MIDWESTERN -- R. Philip Roberts, president of Midwestern Baptist Theological Seminary, focused on the impact receiving an education can have upon a singular person and thus the world, when he delivered his annual report to the messengers of the 2011 Southern Baptist Convention.
Roberts described a young man from a wealthy family who attended a university and was strongly influenced by a brilliant professor. The student's life was transformed and he became deeply involved in religious activities, including Scripture study and daily prayer. Through his educational experience, this rich young student found a purpose in life. The institution was the King Abdul-Aziz University in Jedda, Saudi Arabia. The professor was Palestinian-born Islamic scholar Sheik Abdullah Azzam and the student was Osama bin Laden.
"What a difference an education can make," Roberts said. "However, when it's a Bible-based education based on the truth and reality of the word of the Lord, the fruit that the Bible teaches will be evident. When it's based on anything else, whether it's radical Islam or liberalism or an alternative worldview, the fruit -- as in the case of Osama bin Laden -- is also, sooner or later, clearly evident."
When people and churches send their students to study at Midwestern Seminary or any of the other Southern Baptist seminaries, they will get the grounding they need to change the world for the cause of Christ, Roberts said.
"Students who come to us will not learn about a god who hates, but they will learn about a God who loves -- a God who loved the world so much 'that He gave His only begotten Son so that whosoever would believe in Him shall not perish but will have everlasting life,'" Roberts said. "They will not learn about a god who demands us to sacrifice our lives or the lives of our children or to kill in his name, but they will learn about a God who sacrificed for us -- 'for He Himself is the propitiation for our sins and not only for our sins but for the sins of the whole world.'"
The president, now in his 11th year at the helm of Midwestern, continued his report by saying the seminary is "alive and well in Kansas City, Mo., in the heartland of America." The seminary is experiencing record enrollment this semester, with 1,103 students taking 6,877 credit hours, the president noted.
Roberts provided an update on the progress of Midwestern Baptist College, the 100-percent online degree program, which began in July 2010. The master of arts in theological studies degree offers 15 courses online that are completely transferrable into the master of divinity degree at Midwestern, he said.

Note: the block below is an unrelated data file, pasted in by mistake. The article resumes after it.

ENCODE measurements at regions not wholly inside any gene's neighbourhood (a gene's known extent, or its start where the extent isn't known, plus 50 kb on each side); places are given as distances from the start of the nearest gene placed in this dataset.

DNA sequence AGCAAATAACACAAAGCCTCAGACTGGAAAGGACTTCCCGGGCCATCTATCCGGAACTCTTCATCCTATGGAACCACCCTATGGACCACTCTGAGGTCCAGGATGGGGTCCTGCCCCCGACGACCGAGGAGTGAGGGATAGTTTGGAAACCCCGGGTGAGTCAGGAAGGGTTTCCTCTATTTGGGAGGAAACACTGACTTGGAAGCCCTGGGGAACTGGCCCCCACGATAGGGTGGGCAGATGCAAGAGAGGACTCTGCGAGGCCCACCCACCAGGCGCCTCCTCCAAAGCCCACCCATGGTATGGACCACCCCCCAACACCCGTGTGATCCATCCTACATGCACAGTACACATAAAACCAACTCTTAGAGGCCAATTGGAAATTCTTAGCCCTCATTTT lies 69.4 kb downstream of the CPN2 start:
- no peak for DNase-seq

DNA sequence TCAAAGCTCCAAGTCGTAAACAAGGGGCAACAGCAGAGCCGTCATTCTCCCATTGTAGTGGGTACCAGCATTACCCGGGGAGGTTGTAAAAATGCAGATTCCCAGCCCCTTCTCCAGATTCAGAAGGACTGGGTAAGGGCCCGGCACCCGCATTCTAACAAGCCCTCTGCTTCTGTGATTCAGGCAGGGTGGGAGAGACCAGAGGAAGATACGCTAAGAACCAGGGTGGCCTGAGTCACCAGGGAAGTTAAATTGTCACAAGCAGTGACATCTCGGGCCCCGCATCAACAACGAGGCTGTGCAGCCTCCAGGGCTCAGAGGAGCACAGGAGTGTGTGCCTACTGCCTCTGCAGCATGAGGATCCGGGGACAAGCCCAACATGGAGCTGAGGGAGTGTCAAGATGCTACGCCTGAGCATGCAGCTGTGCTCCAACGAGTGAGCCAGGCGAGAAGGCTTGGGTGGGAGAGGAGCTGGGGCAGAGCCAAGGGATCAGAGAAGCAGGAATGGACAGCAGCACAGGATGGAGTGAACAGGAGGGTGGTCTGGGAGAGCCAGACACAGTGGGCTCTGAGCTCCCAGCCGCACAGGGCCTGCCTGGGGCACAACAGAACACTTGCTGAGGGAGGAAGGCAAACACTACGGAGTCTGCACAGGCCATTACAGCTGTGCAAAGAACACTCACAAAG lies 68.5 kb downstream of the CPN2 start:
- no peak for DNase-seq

"We are happy to tell you that the master of arts in theological studies online program is now participated in by students from more than 30 states and eight countries, to help and equip and provide theological education anywhere in the world," Roberts said. "We're also glad to tell you we have a fully actualized missions program through not only our regular missions curriculum at the seminary level, but also through a program called FUSION."
The FUSION track provides college students a time of training in evangelism and disaster relief and a semester of credit hours for theological studies. In the FUSION trainees' second semester, they deploy overseas to places such as Angola, Thailand, India and Peru to be witnesses for Jesus Christ. While overseas, Roberts added, the students serve with International Mission Board workers in various ministry areas.
"In strategic partnership with the IMB, we provided this year the opportunity for 42 students to serve and evangelize in eight countries -- some of them closed to traditional missionary activity -- for the cause of the Gospel," Roberts reported. "Sharing the Gospel, telling the truth, deepening their devotion on mission for Jesus Christ -- "Veritas, Pietas, Missio" -- lives changed forever and lives forever changed for the cause of the Gospel."
The president's report continued with a brief update on the progress of the Midwestern chapel complex project. The construction of the 40,000-square-foot building is progressing well and is about 80 percent complete, Roberts said. Sixty volunteers from Southern Baptist churches and organizations are laboring to accomplish the task at the present time.
Additionally, the endeavor was originally quoted to cost around $12 million, but spending to date is just over $6 million. About $3 million in savings has come through the time and efforts of Southern Baptist volunteers, Roberts said.
The presentation concluded with a video that demonstrated Midwestern's commitment to its core value of "mission" -- taking the great truths of the Bible and putting them into practice.
"We're thrilled to be serving you as your Southern Baptist institution in the Midwest for the cause of Christ, for the glory of God and for the progress of the Gospel," Roberts said.
NEW ORLEANS -- Theological training in the 21st century requires a strong commitment to the unchanging Gospel paired with flexible methodology, New Orleans Baptist Theological Seminary President Chuck Kelley said June 14.